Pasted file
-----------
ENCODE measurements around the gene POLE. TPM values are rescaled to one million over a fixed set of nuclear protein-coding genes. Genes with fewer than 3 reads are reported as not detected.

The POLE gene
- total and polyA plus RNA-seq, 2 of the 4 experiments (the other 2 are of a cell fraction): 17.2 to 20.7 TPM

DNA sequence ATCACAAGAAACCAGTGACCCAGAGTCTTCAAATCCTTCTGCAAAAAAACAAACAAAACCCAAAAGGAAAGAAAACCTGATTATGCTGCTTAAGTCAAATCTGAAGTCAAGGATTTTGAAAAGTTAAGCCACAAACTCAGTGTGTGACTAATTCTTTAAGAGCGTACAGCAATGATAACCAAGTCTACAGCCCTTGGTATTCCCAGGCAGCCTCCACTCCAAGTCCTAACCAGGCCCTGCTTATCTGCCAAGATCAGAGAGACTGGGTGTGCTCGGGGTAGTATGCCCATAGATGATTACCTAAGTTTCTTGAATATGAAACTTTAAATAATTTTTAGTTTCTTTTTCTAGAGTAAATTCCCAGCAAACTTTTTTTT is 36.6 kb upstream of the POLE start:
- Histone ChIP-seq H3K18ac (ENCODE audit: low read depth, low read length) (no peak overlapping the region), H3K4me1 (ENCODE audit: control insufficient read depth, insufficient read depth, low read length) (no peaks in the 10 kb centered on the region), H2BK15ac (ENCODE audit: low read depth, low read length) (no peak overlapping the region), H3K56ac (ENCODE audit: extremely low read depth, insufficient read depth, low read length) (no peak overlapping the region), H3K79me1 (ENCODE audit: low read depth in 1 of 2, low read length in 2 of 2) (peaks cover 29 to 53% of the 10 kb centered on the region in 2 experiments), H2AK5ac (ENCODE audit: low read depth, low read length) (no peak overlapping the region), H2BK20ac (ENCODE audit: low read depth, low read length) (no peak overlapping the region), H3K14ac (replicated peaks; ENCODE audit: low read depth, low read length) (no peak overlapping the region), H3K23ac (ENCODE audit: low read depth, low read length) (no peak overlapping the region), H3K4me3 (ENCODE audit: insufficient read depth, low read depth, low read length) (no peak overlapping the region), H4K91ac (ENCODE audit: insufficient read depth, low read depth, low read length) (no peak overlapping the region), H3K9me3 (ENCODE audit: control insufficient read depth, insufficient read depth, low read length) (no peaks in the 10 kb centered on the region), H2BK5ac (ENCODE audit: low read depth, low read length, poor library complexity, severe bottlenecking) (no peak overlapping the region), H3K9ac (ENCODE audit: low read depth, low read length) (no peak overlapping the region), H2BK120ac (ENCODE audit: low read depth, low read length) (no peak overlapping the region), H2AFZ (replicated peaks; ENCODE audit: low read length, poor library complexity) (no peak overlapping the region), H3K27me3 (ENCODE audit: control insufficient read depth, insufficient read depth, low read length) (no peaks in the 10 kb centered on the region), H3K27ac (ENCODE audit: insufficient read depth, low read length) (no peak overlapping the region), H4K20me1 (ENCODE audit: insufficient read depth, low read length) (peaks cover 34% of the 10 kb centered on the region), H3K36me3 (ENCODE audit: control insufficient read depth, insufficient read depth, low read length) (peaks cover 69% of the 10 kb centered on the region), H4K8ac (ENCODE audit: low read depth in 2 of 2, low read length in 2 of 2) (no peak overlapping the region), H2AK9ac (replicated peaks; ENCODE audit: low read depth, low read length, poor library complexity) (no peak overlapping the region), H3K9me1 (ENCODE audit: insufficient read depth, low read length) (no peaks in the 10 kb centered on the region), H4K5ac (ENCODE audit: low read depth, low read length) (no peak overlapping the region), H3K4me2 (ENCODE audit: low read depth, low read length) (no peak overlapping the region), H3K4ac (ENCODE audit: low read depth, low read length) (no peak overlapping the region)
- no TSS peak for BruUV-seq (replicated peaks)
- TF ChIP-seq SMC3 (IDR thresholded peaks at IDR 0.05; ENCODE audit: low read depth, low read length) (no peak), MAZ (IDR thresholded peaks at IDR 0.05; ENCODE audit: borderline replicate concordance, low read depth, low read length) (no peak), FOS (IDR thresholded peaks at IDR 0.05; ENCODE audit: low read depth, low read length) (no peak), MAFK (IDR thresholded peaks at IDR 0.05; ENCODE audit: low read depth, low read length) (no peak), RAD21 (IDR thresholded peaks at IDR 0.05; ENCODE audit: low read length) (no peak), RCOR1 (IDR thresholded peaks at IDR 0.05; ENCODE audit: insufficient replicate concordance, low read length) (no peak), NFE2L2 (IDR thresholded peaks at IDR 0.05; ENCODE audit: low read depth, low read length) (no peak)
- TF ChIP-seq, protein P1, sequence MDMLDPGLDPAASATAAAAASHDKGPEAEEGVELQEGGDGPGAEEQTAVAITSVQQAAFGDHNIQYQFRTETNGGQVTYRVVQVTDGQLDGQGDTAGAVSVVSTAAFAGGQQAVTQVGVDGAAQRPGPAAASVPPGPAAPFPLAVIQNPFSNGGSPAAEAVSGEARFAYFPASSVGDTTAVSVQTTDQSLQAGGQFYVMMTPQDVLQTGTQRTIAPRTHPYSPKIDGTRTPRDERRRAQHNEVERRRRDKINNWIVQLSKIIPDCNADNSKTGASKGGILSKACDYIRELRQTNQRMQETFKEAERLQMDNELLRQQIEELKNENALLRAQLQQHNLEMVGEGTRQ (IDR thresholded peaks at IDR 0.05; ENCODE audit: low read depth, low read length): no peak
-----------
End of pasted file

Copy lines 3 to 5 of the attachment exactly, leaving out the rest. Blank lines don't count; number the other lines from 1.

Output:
- total and polyA plus RNA-seq, 2 of the 4 experiments (the other 2 are of a cell fraction): 17.2 to 20.7 TPM

DNA sequence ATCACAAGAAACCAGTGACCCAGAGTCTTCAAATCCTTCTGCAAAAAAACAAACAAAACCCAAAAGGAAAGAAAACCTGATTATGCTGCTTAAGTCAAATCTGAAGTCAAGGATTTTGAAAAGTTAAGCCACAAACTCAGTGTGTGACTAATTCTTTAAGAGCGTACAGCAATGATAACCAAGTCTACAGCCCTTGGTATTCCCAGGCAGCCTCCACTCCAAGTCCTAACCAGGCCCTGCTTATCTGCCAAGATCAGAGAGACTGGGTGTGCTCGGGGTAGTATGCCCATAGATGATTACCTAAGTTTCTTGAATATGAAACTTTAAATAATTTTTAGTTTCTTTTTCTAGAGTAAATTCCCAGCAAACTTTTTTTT is 36.6 kb upstream of the POLE start:
- Histone ChIP-seq H3K18ac (ENCODE audit: low read depth, low read length) (no peak overlapping the region), H3K4me1 (ENCODE audit: control insufficient read depth, insufficient read depth, low read length) (no peaks in the 10 kb centered on the region), H2BK15ac (ENCODE audit: low read depth, low read length) (no peak overlapping the region), H3K56ac (ENCODE audit: extremely low read depth, insufficient read depth, low read length) (no peak overlapping the region), H3K79me1 (ENCODE audit: low read depth in 1 of 2, low read length in 2 of 2) (peaks cover 29 to 53% of the 10 kb centered on the region in 2 experiments), H2AK5ac (ENCODE audit: low read depth, low read length) (no peak overlapping the region), H2BK20ac (ENCODE audit: low read depth, low read length) (no peak overlapping the region), H3K14ac (replicated peaks; ENCODE audit: low read depth, low read length) (no peak overlapping the region), H3K23ac (ENCODE audit: low read depth, low read length) (no peak overlapping the region), H3K4me3 (ENCODE audit: insufficient read depth, low read depth, low read length) (no peak overlapping the region), H4K91ac (ENCODE audit: insufficient read depth, low read depth, low read length) (no peak overlapping the region), H3K9me3 (ENCODE audit: control insufficient read depth, insufficient read depth, low read length) (no peaks in the 10 kb centered on the region), H2BK5ac (ENCODE audit: low read depth, low read length, poor library complexity, severe bottlenecking) (no peak overlapping the region), H3K9ac (ENCODE audit: low read depth, low read length) (no peak overlapping the region), H2BK120ac (ENCODE audit: low read depth, low read length) (no peak overlapping the region), H2AFZ (replicated peaks; ENCODE audit: low read length, poor library complexity) (no peak overlapping the region), H3K27me3 (ENCODE audit: control insufficient read depth, insufficient read depth, low read length) (no peaks in the 10 kb centered on the region), H3K27ac (ENCODE audit: insufficient read depth, low read length) (no peak overlapping the region), H4K20me1 (ENCODE audit: insufficient read depth, low read length) (peaks cover 34% of the 10 kb centered on the region), H3K36me3 (ENCODE audit: control insufficient read depth, insufficient read depth, low read length) (peaks cover 69% of the 10 kb centered on the region), H4K8ac (ENCODE audit: low read depth in 2 of 2, low read length in 2 of 2) (no peak overlapping the region), H2AK9ac (replicated peaks; ENCODE audit: low read depth, low read length, poor library complexity) (no peak overlapping the region), H3K9me1 (ENCODE audit: insufficient read depth, low read length) (no peaks in the 10 kb centered on the region), H4K5ac (ENCODE audit: low read depth, low read length) (no peak overlapping the region), H3K4me2 (ENCODE audit: low read depth, low read length) (no peak overlapping the region), H3K4ac (ENCODE audit: low read depth, low read length) (no peak overlapping the region)